About Eliza Gilkyson
A gifted singer and songwriter who has never been afraid to share her opinions or bare her soul, Eliza Gilkyson's music reflects a forgiving conscience as well as a belief in social justice and an openness to emotional honesty. Stylistically, Gilkyson is an artist whose sound has evolved steadily over the course of a career that spans six decades, but each change feels like an honest extension of the caring, concern, and dashes of sly wit that are constants in her work. Her musical boundaries have encompassed the mystical, new age-adjacent sounds of 1987's Pilgrims, the more soulful folk and blues hybrid of 1993's Through the Looking Glass, the introspective folk-pop of 1997's Redemption Road, the impassioned rootsy tone of 2002's Lost and Found, the wiry rock-leaning folk of 2011's Roses at the End of Time, the philosophical musings of 2018's Secularia, and the gentle but determined activist spirit of 2020's 2020.
Born in Hollywood, California on August 24, 1950, Eliza Gilkyson was the daughter of Terry Gilkyson, a successful musician and songwriter who wrote hits for Frankie Laine, Doris Day, and Dean Martin, charted in the '50s with his group the Easy Riders, and penned "The Bare Necessities" for the classic 1967 Disney animated feature The Jungle Book. Eliza's earliest recordings were of her contributing backing vocals to her father's songwriting demos; her sibling Tony Gilkyson, who would go on to play with the bands Lone Justice and X, also contributed to his dad's work. In her late teens, Eliza left California and made a new home in Santa Fe, New Mexico, where she began raising a family. (Two of her children would later contribute to her music: her son Cisco Gilliland [aka Cisco Ryder and Cisco Gilkyson] as a producer and percussionist, and Cordelia Castillo [aka Delia Gilkyson] as a vocalist.) While she released an independent album called Eliza in 1969, it would be over a decade before she returned to recording with 1980's Love from the Heart, credited to Lisa Gilkyson. A demo cassette, No Commercial Potential, also issued under the banner Lisa Gilkyson, would appear in 1982.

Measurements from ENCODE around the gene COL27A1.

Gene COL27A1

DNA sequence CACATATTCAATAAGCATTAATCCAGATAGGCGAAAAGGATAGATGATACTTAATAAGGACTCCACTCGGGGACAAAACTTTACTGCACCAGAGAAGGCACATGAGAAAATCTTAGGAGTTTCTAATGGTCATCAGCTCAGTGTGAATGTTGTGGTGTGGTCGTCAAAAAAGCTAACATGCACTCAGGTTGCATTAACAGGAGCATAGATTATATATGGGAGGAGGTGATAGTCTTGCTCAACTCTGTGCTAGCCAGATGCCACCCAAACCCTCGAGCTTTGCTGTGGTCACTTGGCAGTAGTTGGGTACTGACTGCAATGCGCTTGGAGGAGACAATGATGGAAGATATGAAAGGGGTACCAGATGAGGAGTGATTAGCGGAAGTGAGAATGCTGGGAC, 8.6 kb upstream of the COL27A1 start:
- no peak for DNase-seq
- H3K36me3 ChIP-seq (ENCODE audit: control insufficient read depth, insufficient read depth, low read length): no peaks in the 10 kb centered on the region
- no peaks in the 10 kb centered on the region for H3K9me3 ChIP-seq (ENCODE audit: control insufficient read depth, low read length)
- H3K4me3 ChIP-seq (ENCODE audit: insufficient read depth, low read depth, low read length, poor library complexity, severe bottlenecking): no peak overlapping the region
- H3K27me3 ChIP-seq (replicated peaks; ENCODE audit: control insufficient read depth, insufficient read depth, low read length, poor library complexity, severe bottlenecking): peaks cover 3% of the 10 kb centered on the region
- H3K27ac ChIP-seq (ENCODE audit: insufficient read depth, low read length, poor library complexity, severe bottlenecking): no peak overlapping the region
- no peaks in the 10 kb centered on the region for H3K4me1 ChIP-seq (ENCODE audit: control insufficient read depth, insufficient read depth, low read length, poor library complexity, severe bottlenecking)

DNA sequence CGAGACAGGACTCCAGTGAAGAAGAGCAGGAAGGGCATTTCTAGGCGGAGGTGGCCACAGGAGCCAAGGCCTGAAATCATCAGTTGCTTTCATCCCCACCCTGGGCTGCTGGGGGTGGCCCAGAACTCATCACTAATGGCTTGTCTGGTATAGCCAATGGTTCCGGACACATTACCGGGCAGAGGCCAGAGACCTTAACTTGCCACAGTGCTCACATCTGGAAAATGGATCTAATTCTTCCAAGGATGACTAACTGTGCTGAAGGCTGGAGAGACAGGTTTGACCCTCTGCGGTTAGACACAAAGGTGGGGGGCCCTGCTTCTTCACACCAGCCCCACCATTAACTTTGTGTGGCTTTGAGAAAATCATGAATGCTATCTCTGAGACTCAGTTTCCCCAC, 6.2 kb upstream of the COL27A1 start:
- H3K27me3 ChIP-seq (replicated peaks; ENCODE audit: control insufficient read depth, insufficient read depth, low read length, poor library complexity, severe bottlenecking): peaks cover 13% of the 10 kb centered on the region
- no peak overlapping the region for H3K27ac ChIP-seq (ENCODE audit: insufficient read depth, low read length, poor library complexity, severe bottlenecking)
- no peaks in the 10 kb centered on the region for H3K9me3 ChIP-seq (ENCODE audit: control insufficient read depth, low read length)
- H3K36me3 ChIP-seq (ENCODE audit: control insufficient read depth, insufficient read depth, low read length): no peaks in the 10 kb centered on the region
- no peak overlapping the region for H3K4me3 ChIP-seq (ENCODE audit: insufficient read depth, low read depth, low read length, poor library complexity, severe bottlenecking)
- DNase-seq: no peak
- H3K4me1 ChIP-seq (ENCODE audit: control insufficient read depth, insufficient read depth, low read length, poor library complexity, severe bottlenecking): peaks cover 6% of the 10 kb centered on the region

Her career as Eliza Gilkyson began in earnest with 1987's Pilgrims, her first release for Gold Castle Records. The album's contemplative sound and mystical themes led to Gold Castle marketing it as a new age album, much to Gilkyson's chagrin. She was in relatively livelier form on 1989's Legends of Rainmaker, which included a cover of her father's song "Greenfields" and a vocal cameo from Bonnie Raitt on "Rosie Strikes Back," a tune Gilkyson wrote about spousal abuse that was also recorded by Rosanne Cash. Gold Castle went out of business and Gilkyson next signed to Private Music, which released 1993's Through the Looking Glass, co-produced by her brother Tony. That same year, Gilkyson was featured prominently on Eolian Minstrel, an album by harpist Andreas Vollenweider; she contributed vocals, played guitar, and co-wrote eight of its fourteen songs. After divorcing her husband, Gilkyson cut 1994's Undressed for her own Revelizations label, and worked with Silver Wave Records to release 1997's Redemption Road; it included the song "Prayer 2000" which she co-wrote with Mark Andes, who had played bass with Spirit and Heart. Gilkyson changed the name of her personal label to Realiza Records for the release of 1999's Misfits, an anthology of unreleased archival recordings.